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April 15, 2021 04:19pm
By Aislinn Antrim, Associate Editor
Device will detect type 1 and 2 diabetes at an early stage.
Through a collaborative effort, investigators at the University of Twente (UT) are working to develop a portable device for early detection of diabetes.
Diabetes has been an uphill battle around the world, with an estimated 420 million people who have been diagnosed and an additional 180 million individuals who have diabetes but are unaware of it.
Investigators are seeking to develop a cheap, portable device that will require a small drop of blood to detect diabetes at an early stage, thereby allowing a general practitioner to make a diagnosis in its actual or impending form. Furthermore, the device will be able to distinguish between type 1 and type 2 diabetes.
The core of the device will contain a chip equipped with an integrated optical sensor, which will initially scan the drop of blood for 3 different biomarkers. However, investigators will be met with some challenges, including the development of tiny sensors that are sensitive enough to detect biomarkers in a minuscule amount of blood, and the need to design a device that is robust, easy-to-use, and portable.
The investigators noted that the commercial potential of this technology is a key aspect of the project from inception. Sonia García Blanco is the project’s leader, and Dr Kasia Zalewska, from NIKOS (Knowledge-Intensive Entrepreneurship), will be involved in a variety of ways, such as conducting market research and ensuring effective knowledge transfer between the researchers and the involved commercial parties.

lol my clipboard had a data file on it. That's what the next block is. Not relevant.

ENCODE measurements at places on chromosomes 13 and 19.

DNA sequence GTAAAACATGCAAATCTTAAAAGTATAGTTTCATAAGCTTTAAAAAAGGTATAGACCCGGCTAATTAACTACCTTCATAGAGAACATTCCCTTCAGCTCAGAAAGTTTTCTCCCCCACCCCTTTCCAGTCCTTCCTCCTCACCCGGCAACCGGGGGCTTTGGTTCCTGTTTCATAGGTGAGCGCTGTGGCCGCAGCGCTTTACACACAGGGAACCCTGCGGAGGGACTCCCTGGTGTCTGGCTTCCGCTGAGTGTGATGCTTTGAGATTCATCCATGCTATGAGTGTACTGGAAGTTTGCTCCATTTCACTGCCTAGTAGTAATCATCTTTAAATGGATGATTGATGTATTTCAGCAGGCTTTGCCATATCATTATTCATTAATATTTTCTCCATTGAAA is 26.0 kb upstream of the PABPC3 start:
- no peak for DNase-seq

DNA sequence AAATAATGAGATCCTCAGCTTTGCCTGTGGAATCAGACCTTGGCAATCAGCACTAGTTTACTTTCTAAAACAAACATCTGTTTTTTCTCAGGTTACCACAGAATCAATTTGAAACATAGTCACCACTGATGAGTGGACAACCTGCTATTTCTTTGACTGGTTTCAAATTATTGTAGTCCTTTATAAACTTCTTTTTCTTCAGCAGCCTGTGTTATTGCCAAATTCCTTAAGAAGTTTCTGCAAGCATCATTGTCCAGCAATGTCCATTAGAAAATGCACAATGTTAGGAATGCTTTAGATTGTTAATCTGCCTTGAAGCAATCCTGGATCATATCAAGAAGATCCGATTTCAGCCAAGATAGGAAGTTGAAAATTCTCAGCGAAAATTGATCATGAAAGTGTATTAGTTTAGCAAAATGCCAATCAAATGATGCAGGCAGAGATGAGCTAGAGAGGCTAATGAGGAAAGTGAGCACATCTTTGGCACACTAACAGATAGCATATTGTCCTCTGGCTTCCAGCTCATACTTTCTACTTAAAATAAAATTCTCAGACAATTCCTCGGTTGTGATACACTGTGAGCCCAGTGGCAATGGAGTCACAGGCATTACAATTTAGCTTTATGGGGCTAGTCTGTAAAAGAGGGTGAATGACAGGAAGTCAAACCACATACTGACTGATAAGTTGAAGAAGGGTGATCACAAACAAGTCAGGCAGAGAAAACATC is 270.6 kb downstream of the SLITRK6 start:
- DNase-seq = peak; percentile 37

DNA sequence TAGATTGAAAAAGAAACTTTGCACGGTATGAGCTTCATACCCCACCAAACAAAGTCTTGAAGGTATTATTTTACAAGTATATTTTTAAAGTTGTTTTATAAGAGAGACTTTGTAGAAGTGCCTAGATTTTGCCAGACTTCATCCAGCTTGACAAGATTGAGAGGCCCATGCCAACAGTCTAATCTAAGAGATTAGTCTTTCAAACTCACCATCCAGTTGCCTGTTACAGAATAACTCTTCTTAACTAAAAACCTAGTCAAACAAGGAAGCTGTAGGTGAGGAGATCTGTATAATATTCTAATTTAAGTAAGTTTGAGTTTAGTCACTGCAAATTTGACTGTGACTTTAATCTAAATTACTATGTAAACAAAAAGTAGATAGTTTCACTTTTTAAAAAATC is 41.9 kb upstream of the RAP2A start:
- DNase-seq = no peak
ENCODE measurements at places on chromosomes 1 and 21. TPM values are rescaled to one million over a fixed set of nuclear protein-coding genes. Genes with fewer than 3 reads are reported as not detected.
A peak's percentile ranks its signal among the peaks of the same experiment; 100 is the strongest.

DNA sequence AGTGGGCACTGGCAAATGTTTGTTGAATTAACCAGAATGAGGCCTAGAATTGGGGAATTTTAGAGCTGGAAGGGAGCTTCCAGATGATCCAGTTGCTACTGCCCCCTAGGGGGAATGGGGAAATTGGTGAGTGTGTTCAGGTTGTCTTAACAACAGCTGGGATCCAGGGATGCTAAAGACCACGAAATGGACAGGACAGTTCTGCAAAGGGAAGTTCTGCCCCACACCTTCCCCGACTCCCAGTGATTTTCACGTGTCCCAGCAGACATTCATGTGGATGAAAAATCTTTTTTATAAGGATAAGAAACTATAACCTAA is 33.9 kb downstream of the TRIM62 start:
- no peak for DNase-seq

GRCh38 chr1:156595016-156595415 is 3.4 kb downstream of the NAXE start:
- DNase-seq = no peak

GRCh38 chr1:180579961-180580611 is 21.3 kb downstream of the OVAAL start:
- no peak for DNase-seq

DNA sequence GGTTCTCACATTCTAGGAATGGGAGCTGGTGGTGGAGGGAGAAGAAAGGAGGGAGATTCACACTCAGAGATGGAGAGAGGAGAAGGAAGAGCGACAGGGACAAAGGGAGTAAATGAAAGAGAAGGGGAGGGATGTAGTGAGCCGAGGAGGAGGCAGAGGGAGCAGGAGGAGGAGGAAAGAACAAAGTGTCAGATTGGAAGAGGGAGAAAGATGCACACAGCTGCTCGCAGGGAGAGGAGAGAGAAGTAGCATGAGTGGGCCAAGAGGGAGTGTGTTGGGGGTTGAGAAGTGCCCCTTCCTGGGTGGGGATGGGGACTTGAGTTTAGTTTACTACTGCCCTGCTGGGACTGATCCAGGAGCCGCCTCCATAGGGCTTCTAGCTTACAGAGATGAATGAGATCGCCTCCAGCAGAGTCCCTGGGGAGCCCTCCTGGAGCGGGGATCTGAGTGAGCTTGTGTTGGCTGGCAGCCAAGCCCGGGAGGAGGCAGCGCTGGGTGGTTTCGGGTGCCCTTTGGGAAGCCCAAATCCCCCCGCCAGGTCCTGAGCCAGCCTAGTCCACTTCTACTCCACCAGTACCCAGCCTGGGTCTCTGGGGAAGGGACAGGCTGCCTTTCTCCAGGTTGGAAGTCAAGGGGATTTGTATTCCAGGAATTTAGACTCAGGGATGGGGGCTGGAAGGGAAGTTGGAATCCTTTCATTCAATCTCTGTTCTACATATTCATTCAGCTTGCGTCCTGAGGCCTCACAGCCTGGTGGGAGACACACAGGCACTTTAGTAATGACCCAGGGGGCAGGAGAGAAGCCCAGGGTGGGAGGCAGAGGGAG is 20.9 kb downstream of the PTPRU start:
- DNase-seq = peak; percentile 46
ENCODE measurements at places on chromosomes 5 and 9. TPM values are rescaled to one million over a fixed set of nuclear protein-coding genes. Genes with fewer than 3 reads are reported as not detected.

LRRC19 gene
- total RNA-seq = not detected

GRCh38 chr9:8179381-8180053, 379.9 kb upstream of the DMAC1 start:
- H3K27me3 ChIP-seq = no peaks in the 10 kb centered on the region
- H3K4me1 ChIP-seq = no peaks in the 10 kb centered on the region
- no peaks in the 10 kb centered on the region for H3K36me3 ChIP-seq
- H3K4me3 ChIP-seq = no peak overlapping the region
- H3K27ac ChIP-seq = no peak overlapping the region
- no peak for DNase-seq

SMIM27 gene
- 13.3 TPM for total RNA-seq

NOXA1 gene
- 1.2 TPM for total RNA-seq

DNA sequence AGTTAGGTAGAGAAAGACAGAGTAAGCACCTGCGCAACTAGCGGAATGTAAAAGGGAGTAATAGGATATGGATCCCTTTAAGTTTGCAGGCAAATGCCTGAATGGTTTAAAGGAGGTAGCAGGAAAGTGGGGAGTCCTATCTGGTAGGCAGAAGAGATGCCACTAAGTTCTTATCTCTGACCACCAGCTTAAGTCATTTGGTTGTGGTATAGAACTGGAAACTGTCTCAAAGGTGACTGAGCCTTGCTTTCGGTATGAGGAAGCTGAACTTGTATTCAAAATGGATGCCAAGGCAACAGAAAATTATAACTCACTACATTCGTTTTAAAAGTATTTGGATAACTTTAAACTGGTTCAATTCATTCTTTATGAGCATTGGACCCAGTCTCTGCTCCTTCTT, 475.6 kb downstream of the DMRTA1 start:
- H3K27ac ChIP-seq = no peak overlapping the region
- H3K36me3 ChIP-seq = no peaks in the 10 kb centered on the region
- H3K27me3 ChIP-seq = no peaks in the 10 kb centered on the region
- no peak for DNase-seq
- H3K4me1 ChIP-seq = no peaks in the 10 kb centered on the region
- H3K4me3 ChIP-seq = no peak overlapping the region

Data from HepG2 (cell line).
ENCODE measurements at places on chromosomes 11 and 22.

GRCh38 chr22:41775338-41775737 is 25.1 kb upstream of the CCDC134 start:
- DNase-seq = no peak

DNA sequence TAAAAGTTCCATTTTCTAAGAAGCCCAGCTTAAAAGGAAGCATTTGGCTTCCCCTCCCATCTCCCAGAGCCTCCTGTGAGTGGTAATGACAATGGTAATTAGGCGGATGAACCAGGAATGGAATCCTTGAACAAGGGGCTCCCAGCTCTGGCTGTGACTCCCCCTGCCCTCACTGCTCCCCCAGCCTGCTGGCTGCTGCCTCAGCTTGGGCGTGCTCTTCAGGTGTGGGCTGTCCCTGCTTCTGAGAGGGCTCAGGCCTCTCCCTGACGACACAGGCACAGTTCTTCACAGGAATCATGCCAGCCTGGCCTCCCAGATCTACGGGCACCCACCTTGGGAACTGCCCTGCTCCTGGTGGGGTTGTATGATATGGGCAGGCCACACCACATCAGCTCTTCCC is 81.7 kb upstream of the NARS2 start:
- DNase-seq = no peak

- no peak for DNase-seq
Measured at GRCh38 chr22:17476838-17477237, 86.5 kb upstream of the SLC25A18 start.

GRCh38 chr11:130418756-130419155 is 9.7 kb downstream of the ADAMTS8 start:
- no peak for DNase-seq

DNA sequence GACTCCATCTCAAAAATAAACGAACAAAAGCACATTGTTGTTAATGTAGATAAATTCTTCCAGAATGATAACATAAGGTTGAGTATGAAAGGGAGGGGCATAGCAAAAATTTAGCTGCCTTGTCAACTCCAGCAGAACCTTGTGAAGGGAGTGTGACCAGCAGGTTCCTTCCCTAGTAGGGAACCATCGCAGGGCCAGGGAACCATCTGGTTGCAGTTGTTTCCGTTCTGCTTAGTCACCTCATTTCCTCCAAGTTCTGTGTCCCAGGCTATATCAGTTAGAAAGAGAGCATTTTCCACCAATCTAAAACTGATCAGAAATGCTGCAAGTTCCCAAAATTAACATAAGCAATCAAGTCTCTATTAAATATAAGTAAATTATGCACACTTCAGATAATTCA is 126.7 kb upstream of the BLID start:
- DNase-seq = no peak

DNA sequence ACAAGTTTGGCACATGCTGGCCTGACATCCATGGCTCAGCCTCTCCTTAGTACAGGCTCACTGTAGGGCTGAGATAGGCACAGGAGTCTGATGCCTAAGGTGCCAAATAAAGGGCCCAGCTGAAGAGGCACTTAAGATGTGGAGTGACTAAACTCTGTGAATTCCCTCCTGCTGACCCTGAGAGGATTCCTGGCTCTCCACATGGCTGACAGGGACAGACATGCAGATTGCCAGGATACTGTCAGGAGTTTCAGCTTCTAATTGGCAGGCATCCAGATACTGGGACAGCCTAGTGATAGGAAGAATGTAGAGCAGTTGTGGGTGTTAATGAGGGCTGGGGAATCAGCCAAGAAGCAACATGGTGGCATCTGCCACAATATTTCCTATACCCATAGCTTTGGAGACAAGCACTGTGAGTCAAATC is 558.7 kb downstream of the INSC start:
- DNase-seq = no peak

In addition to the UT researchers, 5 Dutch companies are also affiliated with the project: BioVolt, MEDLON, PhoeniX B.V., Technobis, and VTEC. They will represent the entire production chain, from chip design to end-user and everything inbetween, and they are contributing more than €100,000 to the project in cash and services.
The STW Technology Foundation has already provided a grant of €235,000 for the project as part of its High Tech Systems and Materials program.